Principles of non-chemical pest management
The successful use of non-chemical pest management builds on various pillars. In reality, activities directed towards non-chemical pest management use specific pillars as entry points with various degrees of links between them for reasons of practicality. A remaining challenge is to integrate the key pillars of the diverse approaches to non-chemical pest management in a way that they support each other and create the best possible impact.
Key pillars for non-chemical pest management
Government policy, expressed by their framework concerning education, research, agricultural training and extension, pesticide regulation, budgetary priorities etc. strongly determines the dissemination, use and adoption of non-chemical pest
management strategies. Progress is most likely under a national IPM programme that effectively integrates community-based field activities, policy, extension and research. PAN has a strong background in promoting such policies. OISAT Info
is a tool offering technical support which could easily be integrated into national research, training and extension programmes.
A variety of economic factors influence the success of non-chemical pest management strategies. Pesticide subsidies are known to lead to a decision-making at farm level in favor of pesticides because they lower the cost compared to other practices. Often, credit is linked to the purchase of chemical inputs. The externalization of costs associated with pesticide use, which should favor the promotion of non-chemical pest management, has been amply documented.
Education, training, extension and knowledge generation
Non-chemical crop protection approaches are generally
knowledge intensive pest management systems. Today we have a comprehensive understanding of the principles of learning to manage pests using a systems approach. This understanding has yet to be translated into strategies and approaches comprising community-based field activities, policy, extension and research as mentioned under policy framework. To date, there is also a number of private sector driven programs applying such comprehensive approaches.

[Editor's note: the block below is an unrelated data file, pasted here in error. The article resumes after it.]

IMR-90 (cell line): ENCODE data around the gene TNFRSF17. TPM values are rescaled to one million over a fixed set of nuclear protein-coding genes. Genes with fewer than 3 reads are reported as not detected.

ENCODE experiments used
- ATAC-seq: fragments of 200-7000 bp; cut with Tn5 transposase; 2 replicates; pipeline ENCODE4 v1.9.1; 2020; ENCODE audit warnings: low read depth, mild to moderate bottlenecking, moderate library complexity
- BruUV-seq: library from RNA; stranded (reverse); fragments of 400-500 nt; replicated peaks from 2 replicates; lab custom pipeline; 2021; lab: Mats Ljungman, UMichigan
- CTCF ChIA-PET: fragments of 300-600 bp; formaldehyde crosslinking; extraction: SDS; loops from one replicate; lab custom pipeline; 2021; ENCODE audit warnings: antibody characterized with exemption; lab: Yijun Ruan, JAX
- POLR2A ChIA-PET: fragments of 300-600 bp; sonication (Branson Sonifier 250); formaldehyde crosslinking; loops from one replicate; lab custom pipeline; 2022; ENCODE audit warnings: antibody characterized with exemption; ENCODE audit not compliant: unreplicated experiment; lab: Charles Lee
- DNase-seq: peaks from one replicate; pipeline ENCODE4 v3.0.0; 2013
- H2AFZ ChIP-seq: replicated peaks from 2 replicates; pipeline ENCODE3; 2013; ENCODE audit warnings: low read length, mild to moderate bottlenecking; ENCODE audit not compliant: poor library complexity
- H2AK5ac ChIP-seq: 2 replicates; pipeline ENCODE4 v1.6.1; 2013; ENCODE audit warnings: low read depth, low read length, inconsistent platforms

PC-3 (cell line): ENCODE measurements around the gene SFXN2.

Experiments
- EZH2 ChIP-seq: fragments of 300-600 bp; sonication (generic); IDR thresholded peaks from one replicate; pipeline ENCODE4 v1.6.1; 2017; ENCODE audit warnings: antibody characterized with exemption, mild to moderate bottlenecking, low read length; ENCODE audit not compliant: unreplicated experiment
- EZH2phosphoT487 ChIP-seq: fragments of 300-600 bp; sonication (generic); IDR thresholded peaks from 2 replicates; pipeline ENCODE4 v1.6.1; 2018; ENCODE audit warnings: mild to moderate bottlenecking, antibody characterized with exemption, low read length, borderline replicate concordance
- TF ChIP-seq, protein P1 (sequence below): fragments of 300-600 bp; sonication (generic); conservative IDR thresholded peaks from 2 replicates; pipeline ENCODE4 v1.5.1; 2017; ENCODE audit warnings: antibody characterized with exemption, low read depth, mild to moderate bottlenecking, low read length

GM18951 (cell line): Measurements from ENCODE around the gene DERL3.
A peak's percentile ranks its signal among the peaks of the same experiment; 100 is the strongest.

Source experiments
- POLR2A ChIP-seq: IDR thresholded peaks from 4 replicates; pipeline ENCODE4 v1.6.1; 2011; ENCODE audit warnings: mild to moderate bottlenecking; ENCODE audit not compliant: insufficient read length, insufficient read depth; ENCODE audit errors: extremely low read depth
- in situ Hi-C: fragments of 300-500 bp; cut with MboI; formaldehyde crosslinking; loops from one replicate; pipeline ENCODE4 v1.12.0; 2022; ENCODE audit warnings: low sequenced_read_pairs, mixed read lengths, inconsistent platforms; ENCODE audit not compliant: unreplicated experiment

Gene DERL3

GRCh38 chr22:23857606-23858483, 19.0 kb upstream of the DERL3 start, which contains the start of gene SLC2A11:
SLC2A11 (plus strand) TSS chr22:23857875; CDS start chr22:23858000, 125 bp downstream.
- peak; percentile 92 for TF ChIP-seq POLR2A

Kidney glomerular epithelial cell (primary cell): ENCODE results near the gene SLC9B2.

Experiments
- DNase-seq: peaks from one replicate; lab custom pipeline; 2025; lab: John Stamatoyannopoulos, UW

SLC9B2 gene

The most important sources of technical solutions are research, indigenous knowledge and innovations generated through farmer participatory research. Today, a host of technical information exists. Part of this information is stored in research reports and technical documents, part of it can be found on the internet. For the interested user in the field, all this information is still scattered and it can be time-consuming to compile needed information. OISAT Info
attempts to systematize available technical
information in a form that corresponds with the mind frame and logic of farmers. By organizing information in such a way, we hope to be able to contribute to getting all this valuable information come to life.
Key principles and concepts of non-chemical pest management
In this section, the key principles and concepts of non-chemical pest management, stemming from a conceptual understanding as a form of applied ecology, are presented at a general level. Detailed and pest-specific information is presented in OISAT Info
under "Preventive control" and "Curative control" for each pest described.
Working towards technical solutions, the following three categories of information comprise the key principles and concepts of non-chemical pest management:
Basic know how
Know your pests and natural enemies
The accurate identification of the species, life cycle, habitat requirements, time and location of occurrence, damage
pattern, susceptible time for control form an important part of the knowledge of pests and natural enemies and are indispensable for a successful long-term pest management strategy.
Inspection, monitoring, record-keeping and decision-making for protection
Monitoring is the systematic scouting of crops for pests and natural enemies, either regularly or at susceptible times to understand if the self-regulatory regulation of pests is still intact or if additional measures need to be taken.
The methods for monitoring differ from pest to pest. It is important to know for each pest when to monitor, the proper method and possibly what tools to use. Typical aids for monitoring are sweep nets, sticky traps, and pheromone traps.
Climate and weather conditions also influence the pest activity and rate of reproduction. Knowledge of these can help to predict the likelihood of disease infections and thus
aid in the designing of appropriate preventive measures.
Preventive pest management
The most important preventive pest management strategies are: